Pacific City and Netarts sites for wave energy dropped. Other possible sites “enroute” for decision by LCDC.
Two sets of plans on how to divide up the Oregon Coast for wave energy devices have been forwarded to the state Land Conservation and Development Commission (LCDC) for their review and decision. That complicated and long-awaited ruling is expected to come after day-long testimony before the commission in Salem on Thursday, January 24th.
The five year process has involved analysis of the Oregon Territorial Sea, which is measured from the beach out three miles, from Astoria to the state line with California. The planning is to help state agencies determine where wave energy generators might be placed to send their high voltage energy to onshore power stations which then send the energy to the state’s electrical grid.
From the beginning, the planning was controversial but then toward the end it heated up considerably among commercial and charter fishermen who were being asked by the wave energy industry and the state to give up lucrative fishing grounds to make room for these ocean power stations. Coastal residents also chimed in that they don’t want these stations spoiling their daytime and nighttime (equipment lights) views of the ocean. Fishermen also claim their economic contribution to the coastal economy far outweighs any contribution by wave energy devices. Others point to the fact that current devices produce only very expensive power, many times the rate that most coastal residents pay on their monthly electric bills which implies heavy federal or state subsidies for the power they generate.
After a great deal of arm wrestling, chin rubbing and frustration, coastal fishermen named a number of areas along the coast, within three miles of shore, that they could offer up for placement of wave energy devices. Those recommended for approved by the Ocean Policy Advisory Council (OPAC) are sites off Lakeside, Reedsport, Newport (energy device testing only), and off Camp Rilea, near Astoria. OPAC also recommended sites off Pacific City and Netarts be dropped. However, another committee with heavier representation by the wave energy industry recommended a longer list of sites.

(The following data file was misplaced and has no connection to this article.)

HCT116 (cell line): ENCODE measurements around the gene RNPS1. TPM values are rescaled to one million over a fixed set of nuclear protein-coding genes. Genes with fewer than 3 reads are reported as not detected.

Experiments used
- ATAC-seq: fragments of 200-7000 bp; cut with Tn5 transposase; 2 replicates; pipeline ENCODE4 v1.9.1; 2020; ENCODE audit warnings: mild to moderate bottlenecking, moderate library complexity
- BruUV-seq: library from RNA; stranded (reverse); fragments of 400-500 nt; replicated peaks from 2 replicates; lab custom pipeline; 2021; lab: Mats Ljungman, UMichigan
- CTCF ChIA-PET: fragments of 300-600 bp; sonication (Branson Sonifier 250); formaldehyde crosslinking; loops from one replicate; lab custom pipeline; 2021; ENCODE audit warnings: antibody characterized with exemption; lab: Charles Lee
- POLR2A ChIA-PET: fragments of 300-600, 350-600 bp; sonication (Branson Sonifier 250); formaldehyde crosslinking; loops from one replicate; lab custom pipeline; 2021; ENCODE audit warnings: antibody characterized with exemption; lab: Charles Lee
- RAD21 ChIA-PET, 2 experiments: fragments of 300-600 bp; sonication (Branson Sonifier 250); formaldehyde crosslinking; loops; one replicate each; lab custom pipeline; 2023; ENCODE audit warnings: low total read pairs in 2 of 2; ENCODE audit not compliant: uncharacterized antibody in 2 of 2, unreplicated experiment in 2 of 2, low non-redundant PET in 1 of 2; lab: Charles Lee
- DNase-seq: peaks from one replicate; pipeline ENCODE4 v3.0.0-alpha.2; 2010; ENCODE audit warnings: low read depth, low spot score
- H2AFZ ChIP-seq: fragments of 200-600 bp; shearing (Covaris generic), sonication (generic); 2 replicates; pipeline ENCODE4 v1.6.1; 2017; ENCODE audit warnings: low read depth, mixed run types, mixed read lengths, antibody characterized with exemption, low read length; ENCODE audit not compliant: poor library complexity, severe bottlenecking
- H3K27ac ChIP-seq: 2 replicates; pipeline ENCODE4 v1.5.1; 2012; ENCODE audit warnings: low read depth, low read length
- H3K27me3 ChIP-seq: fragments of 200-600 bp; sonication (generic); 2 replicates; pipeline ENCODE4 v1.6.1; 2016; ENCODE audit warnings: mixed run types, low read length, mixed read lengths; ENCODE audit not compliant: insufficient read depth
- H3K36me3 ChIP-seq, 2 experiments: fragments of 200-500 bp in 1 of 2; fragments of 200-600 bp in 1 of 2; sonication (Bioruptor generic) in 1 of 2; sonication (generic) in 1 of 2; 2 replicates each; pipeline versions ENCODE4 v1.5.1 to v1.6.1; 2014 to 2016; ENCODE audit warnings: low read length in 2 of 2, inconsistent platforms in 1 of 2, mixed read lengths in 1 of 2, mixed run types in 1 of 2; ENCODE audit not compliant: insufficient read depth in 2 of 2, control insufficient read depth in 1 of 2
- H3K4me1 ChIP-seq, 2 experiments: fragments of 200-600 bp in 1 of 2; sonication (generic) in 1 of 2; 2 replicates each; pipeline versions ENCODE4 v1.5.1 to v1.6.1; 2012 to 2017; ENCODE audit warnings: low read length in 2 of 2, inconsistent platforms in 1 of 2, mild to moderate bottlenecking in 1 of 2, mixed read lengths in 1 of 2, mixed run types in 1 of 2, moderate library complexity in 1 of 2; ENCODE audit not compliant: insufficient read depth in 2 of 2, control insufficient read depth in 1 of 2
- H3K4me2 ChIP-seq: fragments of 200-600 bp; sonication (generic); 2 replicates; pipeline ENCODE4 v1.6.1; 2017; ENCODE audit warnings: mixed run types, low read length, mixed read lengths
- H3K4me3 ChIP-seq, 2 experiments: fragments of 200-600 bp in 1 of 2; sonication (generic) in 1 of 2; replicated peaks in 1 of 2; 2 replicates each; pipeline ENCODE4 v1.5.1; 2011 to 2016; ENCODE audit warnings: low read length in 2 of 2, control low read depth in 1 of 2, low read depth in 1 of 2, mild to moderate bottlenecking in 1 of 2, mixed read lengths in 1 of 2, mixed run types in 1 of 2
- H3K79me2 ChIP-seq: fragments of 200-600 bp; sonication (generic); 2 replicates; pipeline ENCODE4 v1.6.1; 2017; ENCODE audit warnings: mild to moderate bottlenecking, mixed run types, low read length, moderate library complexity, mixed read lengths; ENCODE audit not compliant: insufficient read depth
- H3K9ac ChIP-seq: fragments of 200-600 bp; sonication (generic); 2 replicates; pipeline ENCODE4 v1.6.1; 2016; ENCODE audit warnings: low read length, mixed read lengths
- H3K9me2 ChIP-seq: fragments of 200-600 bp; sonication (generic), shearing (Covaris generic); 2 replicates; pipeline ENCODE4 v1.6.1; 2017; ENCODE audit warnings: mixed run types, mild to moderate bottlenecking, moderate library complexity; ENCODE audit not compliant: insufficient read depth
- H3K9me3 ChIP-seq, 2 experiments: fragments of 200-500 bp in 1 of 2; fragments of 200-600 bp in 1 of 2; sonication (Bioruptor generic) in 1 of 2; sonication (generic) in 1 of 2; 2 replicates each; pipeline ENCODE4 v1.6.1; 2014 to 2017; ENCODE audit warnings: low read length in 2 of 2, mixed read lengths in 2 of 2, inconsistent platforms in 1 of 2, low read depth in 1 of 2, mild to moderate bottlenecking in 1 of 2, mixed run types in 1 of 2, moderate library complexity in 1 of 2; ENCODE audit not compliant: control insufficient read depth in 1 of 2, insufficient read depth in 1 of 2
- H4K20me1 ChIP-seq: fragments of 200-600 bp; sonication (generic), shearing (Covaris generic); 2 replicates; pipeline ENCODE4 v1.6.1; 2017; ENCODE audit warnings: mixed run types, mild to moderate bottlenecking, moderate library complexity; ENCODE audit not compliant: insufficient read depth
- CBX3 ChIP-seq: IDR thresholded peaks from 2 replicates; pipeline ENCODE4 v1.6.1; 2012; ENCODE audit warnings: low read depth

LCDC’s decision on the 24th may not be the final stop for the controversy. If it continues to swirl, it wouldn’t surprise many who were involved in the process that the state legislature might get involved. There is a lot at stake. Wave energy has been developing for over 25 years and yet its power remains very expensive. Critics contend that heavy government subsidies will be required to make the power “affordable.”
Those close to the issue also point out that regardless of which sites are approved, it will be years before wave energy manufacturers can apply for a permit to place them offshore, either on the surface or on the sea floor. But even then, the LCDC will be asked on January 24th by OPAC to show strong evidence that whatever wave energy company is seeking a permit for their device, the device should be proven economically viable and represents state of the art performance.
There are many news reports in both the U.S. and foreign news media that both wave energy and wind power devices continue to produce only high cost power that requires heavy taxpayer subsidies before their electricity can be made “affordable” on the open market. The recent “Fiscal Cliff” bill signed by President Obama extends wind energy tax credits and subsidies for only one more year due to growing opposition to spending more taxpayer dollars on an energy source whose power is simply too expensive. Other “green energy” devices like solar panels and wave energy devices are assured corporate tax credits through 2016, according to news reports.
Whatever Territorial Sea Plan LCDC adopts, federal agencies that control the ocean from three miles out to 12 miles out, are watching these issues very closely. These agencies will also be receiving permit applications from wind and wave energy manufacturers which will need big electrical cables to transfer their generated power to the beach and into the national grid. Presumably these devices farther out in federally controlled waters will tap into whatever near-shore power lines that state-approved wave energy stations have already installed.